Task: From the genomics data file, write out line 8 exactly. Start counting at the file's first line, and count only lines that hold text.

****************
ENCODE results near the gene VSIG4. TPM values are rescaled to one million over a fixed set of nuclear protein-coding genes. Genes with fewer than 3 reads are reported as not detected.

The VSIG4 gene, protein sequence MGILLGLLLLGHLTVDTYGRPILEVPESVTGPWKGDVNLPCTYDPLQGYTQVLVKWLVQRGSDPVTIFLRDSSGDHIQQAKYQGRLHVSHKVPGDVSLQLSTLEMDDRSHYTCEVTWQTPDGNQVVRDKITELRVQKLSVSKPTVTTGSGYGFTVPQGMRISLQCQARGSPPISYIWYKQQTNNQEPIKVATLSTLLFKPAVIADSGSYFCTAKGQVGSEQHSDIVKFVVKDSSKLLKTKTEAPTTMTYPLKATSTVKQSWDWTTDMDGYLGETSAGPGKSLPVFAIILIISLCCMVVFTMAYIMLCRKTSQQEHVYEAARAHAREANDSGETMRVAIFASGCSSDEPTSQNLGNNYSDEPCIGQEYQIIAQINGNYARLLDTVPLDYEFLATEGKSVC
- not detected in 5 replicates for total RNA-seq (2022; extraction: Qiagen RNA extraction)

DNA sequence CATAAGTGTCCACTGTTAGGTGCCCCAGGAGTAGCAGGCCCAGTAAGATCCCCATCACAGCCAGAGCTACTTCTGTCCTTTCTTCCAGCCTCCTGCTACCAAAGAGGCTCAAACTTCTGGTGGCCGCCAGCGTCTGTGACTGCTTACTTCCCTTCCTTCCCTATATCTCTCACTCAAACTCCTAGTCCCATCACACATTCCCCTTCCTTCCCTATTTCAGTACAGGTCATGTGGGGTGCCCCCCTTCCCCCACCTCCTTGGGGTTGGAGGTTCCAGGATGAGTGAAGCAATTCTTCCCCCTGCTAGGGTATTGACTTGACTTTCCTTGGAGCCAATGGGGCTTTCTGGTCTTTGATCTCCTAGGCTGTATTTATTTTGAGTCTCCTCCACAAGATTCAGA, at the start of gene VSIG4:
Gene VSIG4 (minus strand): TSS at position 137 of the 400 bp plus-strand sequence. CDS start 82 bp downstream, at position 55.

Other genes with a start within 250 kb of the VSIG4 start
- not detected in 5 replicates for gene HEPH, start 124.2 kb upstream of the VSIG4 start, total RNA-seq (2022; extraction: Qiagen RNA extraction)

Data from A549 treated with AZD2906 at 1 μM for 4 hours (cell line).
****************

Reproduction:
Data from A549 treated with AZD2906 at 1 μM for 4 hours (cell line).